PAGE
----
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Thanks to Gemma Alexander and CultureMob for this super-smart review! If I tweeted, I would totally tweet this.

An Appraisal of Kelcey Parker’s ‘For Sale By Owner’

  • by Gemma Alexander | 03/28/12 | Published at CultureMob

It’s easy to think of short story collections as appetizers or bonbons – an assortment of tasty, bite-sized treats that wouldn’t make a meal. If you tend to consider short stories to be literary snacks, then the stories in Kelcey Parker’s book, For Sale By Owner, published by Kore Press, are more like tapas. They may look like hors d’oeuvres from the world of stay-at-home moms and their domestic difficulties, but when you bite into them you discover rich, savory morsels that stay with you long after you’ve moved on to the next bar.

These are not light stories. Parker manages in only a few pages to achieve an emotional weight that many novels lack. I laughed out loud reading the beginning of “Domestic Air Quality,” a stay-at-home mom’s air quality journal for a consumer products survey. Although it’s obvious from the first page that the story won’t really be about air quality, I still cried when I got to the real issue. Later, I walked around with Maugham, the disaffected mom of teens, stuck in my head for days before I could move on to the next story.

[Read the rest here.]

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A review!

A gloriously long and detailed review of my book For Sale By Owner and Laynie Browne’s The Desires of Letters (Counterpath) was just posted at the awesome site/resource/lit journal, Literary Mama. Here’s an excerpt:

Thus, while the stories are in fact disturbing at times, these disturbances create layers of interest and intrigue. Parker causes the reader to reconsider the things she takes for granted (healthy children, mental well being, family connections) and asks that she appreciate these things a little more, hold them a little closer to her chest.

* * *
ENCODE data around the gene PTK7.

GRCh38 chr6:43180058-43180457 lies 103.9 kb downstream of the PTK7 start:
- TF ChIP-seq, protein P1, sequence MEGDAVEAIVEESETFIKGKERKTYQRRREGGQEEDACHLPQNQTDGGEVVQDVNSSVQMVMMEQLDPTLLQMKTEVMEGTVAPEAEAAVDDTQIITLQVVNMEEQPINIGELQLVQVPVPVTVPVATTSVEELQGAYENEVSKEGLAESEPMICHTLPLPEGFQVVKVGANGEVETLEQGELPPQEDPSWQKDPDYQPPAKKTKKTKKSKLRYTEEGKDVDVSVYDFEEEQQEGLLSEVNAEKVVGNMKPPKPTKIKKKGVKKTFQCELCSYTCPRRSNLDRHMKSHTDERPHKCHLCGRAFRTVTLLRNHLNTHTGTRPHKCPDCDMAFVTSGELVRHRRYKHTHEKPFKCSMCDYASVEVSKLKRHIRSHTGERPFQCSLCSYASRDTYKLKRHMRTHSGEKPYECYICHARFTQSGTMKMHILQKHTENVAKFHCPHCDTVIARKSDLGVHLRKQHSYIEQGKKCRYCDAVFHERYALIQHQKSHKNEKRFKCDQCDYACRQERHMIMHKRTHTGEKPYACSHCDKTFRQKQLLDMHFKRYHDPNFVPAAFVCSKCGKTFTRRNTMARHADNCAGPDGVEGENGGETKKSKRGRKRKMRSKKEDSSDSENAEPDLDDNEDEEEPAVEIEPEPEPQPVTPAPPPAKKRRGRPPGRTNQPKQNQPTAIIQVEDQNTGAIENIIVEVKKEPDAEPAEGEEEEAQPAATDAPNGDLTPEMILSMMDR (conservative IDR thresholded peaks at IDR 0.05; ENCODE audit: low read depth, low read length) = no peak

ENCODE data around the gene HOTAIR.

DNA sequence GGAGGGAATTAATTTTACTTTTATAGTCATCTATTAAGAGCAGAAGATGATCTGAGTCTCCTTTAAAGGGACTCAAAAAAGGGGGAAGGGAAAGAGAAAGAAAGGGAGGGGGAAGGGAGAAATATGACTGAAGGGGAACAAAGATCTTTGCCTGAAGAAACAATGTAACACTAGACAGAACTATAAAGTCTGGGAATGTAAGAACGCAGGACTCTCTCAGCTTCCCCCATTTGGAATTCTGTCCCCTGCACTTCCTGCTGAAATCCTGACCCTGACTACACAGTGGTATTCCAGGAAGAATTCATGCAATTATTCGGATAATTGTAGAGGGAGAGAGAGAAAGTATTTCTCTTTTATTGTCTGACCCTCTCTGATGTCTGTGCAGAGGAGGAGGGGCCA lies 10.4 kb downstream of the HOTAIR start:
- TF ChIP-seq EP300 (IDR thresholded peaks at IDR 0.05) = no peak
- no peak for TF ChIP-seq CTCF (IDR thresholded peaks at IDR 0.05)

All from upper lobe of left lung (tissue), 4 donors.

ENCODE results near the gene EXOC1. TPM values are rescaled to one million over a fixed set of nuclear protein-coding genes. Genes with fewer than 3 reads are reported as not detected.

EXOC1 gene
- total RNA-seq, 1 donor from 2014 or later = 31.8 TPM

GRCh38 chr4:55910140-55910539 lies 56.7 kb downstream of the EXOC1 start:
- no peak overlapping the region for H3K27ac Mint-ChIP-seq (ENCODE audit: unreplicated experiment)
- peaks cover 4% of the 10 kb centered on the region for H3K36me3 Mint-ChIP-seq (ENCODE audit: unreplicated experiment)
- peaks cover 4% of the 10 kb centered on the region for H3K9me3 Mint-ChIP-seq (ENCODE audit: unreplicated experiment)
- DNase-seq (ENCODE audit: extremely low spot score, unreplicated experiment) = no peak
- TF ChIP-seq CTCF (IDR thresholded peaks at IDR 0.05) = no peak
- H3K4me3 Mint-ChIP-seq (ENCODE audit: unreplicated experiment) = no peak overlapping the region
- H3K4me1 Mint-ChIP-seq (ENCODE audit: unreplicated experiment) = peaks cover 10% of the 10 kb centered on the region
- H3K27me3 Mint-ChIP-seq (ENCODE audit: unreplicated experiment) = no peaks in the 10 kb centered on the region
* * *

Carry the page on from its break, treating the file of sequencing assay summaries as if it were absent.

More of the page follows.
…Parker’s collection is at once practical and poetic, somber and funny, abstract and exact.

A question!

At the AWP Kore Press 20 Year Anniversary Poetry Reading, an audience member asked, “How can the average reader support independent publishing and women writers?”

The panelists and moderator addressed the importance of buying books, especially from the publisher, and making donations. I was just another audience member, but I chimed in with my own response: Talk about indie books, tell your friends about them, teach them in your classes, write about them on your blogs, interview the authors, link to them on Facebook. If you tweet, tweet about them.

So, in the spirit of buying and talking about books published by indie publishers…

a bag of books!

…here are the books and lit journals that I picked up at AWP:

Irlanda, Espido Freire, trans. by Toshiya Kamei (Fairy Tale Review Press)
— ooh la la, this is pretty, and the opening pages irresistible. Rilke epigraph: “How would I begin to recall you, dead as you are, you willingly, passionately dead? Was it as soothing as you imagined, or was not being alive still far from being dead?” First line: “Sagrario died in May, after much suffering.”

The Louisiana Purchase, Jim Goar (Rose Metal Press)
–stunning cover; tells how we got the moon: “President Jefferson walks off the mound. The Cardinals take the field. Ozzie Smith falls over dead. The crowd falls silent. Phil Niekro throws a ball at the sky. The ball does not return. We call it the moon. It becomes a crescent. When Jefferson holds up two fingers, the moon breaks into the dirt.”